As I wrote about earlier this week, it’s been a busy month for St. Mary’s Hospital and its parent organization, the Sisters of Charity of Leavenworth Health System (SCLHS). The completion of a new facility, introducing it to the community, and preparing to move into it must be a daunting challenge for SMH management and staff.
Additionally, the Sisters of Charity has been very busy taking over two hospitals in the Denver metro area. This is locally significant on many fronts, most recently because SCLHS tapped Robert Ladenburger, the Chief Executive of St. Mary’s, to head the newly reorganized Exempla Healthcare.
What hasn’t been substantively reported anywhere in the Grand Junction media is that the Sisters of Charity, partners in Exempla since it’s beginning, have just begun to assert operational control over the entire Exempla system, bringing to a seeming conclusion one of the most acrimonious and controversial transitions involving non-profits in recent memory.
Full disclosure: I was employed by St. Mary’s from August 2008 to August 2009.
The arrangement that created Exempla is a complex one – SCLHS is now assuming a role similar to that of a managing general partner. Think George Steinbrenner and the Yankees. As a result, the Sisters will operate these hospitals under directives established by the U.S. Conference of Catholic Bishops.
The proposed transition of Lutheran Medical Center in Wheat Ridge and Good Samaritan Medical Center in Lafayette into hospitals following these directives brought out many cries of foul in the western suburbs of Denver, mainly because these facilities would cease to provide certain reproductive services and end-of-life care options.
I began following the controversy surrounding this transfer of control in late 2007. The bulk of the media coverage of the dispute came from both the Denver Post and the Denver Business Journal. During this time several grassroots efforts were underway by community groups to attempt to block the transfer, which would have included a payment of $311 Million from SCLHS to its fellow sponsor of Exempla, the Community First Foundation. Some physician groups were opposed to the deal as well. Petitions and letters were sent to State Attorney General John Suthers urging him not to approve the transfer, which is required under state law when the assets of non-profit organizations are involved.
SCLHS claimed throughout the dispute that it needed operational control to be able to secure financing for extensive planned improvements to the involved hospitals.
During this time the local media in Grand Junction did not report on this developing issue involving one of Mesa County’s largest employers. In December 2007, I sent an e-mail to the editors of both local papers with a copy of a November 30 Denver Business Journal story that led off as follows:
Executives from the Sisters of Charity of Leavenworth Health System and the Community First Foundation say that if a proposed sponsorship change for Exempla Healthcare is blocked, the hospital system will “break up” and the Sisters’ $2.1 billion plan to improve facilities will be in jeopardy.
Given that St. Mary’s had already begun construction of their new tower, I wondered out loud to these editors what else it would take for some local media to report on this issue. The Sentinel assigned a reporter that same day, and in their December 12, 2007 edition reported on the proposed transfer, but none of the challenges associated with it. This story included the following:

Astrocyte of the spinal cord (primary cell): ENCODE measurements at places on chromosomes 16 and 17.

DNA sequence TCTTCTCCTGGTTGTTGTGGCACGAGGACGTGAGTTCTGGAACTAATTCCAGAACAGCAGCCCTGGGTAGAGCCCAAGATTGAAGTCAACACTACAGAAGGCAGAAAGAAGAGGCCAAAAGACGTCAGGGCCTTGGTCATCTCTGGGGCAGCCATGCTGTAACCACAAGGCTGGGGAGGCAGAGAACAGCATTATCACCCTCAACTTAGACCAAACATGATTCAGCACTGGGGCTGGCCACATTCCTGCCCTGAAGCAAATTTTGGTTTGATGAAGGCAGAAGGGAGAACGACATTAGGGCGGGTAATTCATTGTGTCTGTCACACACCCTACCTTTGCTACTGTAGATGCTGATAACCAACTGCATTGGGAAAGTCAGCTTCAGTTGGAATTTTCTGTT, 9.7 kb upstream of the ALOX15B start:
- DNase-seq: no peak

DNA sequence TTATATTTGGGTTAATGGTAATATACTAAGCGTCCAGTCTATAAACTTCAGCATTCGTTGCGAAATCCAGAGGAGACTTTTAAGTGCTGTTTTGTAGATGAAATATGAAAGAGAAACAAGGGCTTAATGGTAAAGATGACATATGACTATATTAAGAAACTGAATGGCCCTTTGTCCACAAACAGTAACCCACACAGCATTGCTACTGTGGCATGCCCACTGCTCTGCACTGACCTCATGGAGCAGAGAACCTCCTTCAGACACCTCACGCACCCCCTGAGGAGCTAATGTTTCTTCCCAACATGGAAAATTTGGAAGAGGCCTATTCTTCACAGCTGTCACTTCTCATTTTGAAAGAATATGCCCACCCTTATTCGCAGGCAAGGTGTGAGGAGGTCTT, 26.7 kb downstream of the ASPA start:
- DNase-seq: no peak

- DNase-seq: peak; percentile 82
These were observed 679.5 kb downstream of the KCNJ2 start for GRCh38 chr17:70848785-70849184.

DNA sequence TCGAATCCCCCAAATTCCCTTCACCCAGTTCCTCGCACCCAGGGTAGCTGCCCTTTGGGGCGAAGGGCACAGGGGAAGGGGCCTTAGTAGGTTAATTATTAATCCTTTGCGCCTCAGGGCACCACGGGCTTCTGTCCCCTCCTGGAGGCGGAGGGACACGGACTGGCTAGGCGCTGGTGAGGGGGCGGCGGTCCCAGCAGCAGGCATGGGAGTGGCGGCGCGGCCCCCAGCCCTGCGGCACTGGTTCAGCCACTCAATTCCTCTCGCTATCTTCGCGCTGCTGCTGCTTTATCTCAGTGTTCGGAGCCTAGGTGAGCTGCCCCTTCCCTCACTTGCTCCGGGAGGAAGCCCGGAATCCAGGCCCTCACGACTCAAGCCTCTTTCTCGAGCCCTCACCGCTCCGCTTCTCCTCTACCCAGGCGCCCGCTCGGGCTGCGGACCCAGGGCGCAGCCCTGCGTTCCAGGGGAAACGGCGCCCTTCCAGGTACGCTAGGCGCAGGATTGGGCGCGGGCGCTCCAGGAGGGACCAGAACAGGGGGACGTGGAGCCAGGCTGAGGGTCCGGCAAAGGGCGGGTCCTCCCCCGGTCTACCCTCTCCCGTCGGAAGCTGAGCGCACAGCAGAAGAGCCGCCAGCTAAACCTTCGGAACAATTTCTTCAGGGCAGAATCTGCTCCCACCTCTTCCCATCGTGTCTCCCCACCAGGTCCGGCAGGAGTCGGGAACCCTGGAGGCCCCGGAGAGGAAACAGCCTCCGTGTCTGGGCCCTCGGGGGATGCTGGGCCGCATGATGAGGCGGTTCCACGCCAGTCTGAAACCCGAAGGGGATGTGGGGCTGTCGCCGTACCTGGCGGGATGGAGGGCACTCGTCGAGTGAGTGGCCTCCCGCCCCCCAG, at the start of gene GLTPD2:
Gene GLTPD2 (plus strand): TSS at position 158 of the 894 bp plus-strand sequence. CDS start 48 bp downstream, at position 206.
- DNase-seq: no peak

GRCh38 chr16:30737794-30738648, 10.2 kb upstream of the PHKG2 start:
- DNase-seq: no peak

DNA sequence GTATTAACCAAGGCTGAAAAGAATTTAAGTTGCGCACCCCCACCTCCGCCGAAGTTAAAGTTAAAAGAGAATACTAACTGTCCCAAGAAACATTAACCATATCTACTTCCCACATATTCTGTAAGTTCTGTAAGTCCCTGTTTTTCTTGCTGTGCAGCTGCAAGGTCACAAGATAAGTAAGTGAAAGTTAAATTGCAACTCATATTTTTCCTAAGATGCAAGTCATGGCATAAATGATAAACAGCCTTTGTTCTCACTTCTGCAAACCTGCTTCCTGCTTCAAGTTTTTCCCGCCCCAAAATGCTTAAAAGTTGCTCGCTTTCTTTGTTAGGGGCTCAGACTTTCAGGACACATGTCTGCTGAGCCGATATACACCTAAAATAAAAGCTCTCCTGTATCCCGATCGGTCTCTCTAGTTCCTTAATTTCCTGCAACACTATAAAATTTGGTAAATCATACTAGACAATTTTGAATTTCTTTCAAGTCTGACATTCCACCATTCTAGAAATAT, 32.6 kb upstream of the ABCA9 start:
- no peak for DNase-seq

Dan Prinster, vice president of planning and business development at St. Mary’s, said although the hospital is part of the Sisters of Charity Network it operates independently. “What takes place in Denver will have minimal impact here”, he said.
Well, it just cost us one really good CEO.
In 2008, the board of directors of Exempla sued its two sponsors to prevent the transfer of assets and control. An arbitrator ruled this past summer that while control over the hospitals could be transferred, no money could change hands between the two sponsors. The Exempla board agreed to the transfer of control this past October.
I really don’t feel very strongly either way about the transfer. There have been equally persuasive arguments for the changes, and in an area as diverse as Metro Denver access to non-sectarian health care services is readily available within a reasonable distance.
An entirely different picture might emerge if such a transfer of control occurred in an area such as Mesa County. If, for example, SCLHS purchased the assets of Community Hospital and Family Health West, local health care consumers might have a problem with driving to Delta, Montrose, or Rifle for services that Catholic health care will not provide. As unlikely as such a scenario may be, it’s still something to think about.
My primary concern remains the seeming blind eye that the local media turned toward a nearly 4-year long controversy involving a major player in the local economy. There was a chance for a redemption of sorts with the reporting of Mr. Ladenburger’s departure, but all that was offered was one sentence in a sidebar. A tribute editorial in the Sentinel also deftly skirted the likely challenges facing Mr. Ladenburger as the head of Exempla. Coverage from the Free Press, or any local broadcast outlet, was no better.
In contrast, the corporate restructuring of an energy company based in Oklahoma, that may result in increased exploration for natural gas on the West Slope, was a Page One story in yesterday’s Sentinel. Yet a lengthy dispute involving the parent of a major economic and service sector player in our area went unreported for years, and received short shrift even as a major community leader is thrust into the middle of it.
I’m hoping for a better job of relevant reporting on these types of issues by our local media in the future.
Best wishes to Mr. Ladenburger in his new position.
Have a good weekend.